Note: You may want to use artifact caching in development, but not in production, as it could increase the size of the images, slow the build, and cause other unexpected output results.

Part 2: Creating the Clojure S2I Builder Image

For this part you will need the following installed in your environment (I’ve only tested this on a Mac):

  1. Docker
  2. S2I

S2I is a standalone command-line tool; a helpful backgrounder is this blog post by Maciej Szulik.

Run S2I in a working directory:

    s2i create s2i-clojure s2i-clojure

and S2I creates a directory structure s2i-clojure. Maciej’s post explains the structure and what the files do, so I’ll just show the specific edits I make.

First we edit the Dockerfile. This builder image is based on Centos, in addition to which we need two things, the JDK and the Leiningen Clojure build tool, which wraps Maven. Note that there are some choices here as to where to put things and as what user. For example, you could put lein in /usr/local/bin as root, but to keep things simple I just put it in the home directory of the image. The way lein works is that once you install the script you have to run it once so that it bootstraps all its supporting files.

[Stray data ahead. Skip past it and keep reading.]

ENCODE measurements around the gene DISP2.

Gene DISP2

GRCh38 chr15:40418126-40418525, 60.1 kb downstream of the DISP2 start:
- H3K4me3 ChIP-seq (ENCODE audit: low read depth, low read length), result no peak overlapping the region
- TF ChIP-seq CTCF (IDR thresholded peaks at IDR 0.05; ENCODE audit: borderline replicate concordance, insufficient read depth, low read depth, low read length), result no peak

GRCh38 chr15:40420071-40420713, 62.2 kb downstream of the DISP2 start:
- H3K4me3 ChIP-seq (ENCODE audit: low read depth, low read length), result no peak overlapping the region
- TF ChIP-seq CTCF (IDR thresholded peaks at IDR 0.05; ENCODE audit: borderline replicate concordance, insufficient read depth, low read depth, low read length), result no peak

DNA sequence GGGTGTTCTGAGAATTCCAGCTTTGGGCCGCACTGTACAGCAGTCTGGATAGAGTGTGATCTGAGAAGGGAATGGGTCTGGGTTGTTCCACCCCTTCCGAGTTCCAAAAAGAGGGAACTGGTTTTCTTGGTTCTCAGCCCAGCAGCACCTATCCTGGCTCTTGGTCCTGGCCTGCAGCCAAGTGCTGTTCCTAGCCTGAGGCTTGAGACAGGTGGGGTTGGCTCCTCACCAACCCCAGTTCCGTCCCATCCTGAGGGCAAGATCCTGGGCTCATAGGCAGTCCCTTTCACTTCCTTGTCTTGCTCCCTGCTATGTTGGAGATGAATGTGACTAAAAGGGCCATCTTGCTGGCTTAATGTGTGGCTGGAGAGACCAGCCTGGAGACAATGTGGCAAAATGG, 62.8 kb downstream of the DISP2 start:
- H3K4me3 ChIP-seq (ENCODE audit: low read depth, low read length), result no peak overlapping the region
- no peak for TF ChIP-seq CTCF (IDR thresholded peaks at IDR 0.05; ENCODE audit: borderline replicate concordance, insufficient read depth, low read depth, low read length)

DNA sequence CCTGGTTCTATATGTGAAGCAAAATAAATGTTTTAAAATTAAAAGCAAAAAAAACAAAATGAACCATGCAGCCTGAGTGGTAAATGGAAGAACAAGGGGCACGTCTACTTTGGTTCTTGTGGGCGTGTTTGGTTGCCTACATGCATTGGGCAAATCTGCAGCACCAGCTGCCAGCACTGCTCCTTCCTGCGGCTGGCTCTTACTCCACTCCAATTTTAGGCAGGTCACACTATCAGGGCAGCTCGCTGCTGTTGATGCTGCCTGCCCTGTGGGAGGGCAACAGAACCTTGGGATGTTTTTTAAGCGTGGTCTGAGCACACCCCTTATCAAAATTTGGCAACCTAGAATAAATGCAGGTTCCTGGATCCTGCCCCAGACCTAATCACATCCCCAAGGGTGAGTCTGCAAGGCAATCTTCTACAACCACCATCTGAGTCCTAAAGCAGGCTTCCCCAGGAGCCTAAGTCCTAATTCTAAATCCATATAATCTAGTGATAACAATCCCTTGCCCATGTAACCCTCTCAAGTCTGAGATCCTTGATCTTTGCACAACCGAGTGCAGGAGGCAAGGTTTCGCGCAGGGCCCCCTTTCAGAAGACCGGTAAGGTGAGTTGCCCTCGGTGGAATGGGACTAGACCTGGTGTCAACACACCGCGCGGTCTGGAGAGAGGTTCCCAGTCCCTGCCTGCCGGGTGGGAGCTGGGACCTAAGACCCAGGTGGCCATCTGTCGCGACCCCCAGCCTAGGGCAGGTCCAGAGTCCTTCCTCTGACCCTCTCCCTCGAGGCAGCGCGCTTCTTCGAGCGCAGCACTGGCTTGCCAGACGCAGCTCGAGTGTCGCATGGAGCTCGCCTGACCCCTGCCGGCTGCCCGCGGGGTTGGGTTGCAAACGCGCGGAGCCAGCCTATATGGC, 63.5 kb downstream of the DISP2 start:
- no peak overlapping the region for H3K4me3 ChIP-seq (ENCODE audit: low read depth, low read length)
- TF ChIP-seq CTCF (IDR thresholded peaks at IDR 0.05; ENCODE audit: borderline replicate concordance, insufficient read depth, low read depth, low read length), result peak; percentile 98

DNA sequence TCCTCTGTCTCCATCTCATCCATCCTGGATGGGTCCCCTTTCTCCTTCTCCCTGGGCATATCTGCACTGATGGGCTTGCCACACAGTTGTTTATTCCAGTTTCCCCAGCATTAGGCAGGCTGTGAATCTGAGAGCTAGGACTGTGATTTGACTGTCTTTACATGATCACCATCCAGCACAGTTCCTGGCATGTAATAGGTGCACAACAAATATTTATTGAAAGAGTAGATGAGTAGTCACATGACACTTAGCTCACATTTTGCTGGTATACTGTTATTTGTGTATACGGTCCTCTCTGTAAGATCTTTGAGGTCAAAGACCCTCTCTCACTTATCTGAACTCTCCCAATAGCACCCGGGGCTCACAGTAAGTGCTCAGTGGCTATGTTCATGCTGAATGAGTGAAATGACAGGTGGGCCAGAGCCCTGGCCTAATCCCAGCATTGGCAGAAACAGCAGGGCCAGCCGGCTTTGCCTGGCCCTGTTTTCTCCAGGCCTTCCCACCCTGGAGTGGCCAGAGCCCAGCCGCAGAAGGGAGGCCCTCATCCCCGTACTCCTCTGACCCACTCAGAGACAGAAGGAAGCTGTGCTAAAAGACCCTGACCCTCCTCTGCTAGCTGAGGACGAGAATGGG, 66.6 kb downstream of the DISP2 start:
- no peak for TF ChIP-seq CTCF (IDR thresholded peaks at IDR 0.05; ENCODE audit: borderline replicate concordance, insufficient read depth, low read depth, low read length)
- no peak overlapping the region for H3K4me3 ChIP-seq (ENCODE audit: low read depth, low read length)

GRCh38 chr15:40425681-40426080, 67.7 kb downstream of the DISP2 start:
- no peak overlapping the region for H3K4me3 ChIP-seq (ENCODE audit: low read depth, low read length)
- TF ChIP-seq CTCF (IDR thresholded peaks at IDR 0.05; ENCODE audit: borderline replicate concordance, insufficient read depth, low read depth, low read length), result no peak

# s2i-clojure
    FROM openshift/base-centos7
    MAINTAINER Mike Piech <mpiech@redhat.com>

    ENV BUILDER_VERSION 1.0

    LABEL io.k8s.description="Platform for building Clojure apps" \
    io.k8s.display-name="Clojure s2i 1.0" \
    io.openshift.expose-services="8080:http" \
    io.openshift.tags="builder,clojure"

    RUN yum -y install java-1.8.0-openjdk-devel && yum clean all

    RUN curl https://raw.githubusercontent.com/technomancy/leiningen/stable/bin/lein -o ${HOME}/lein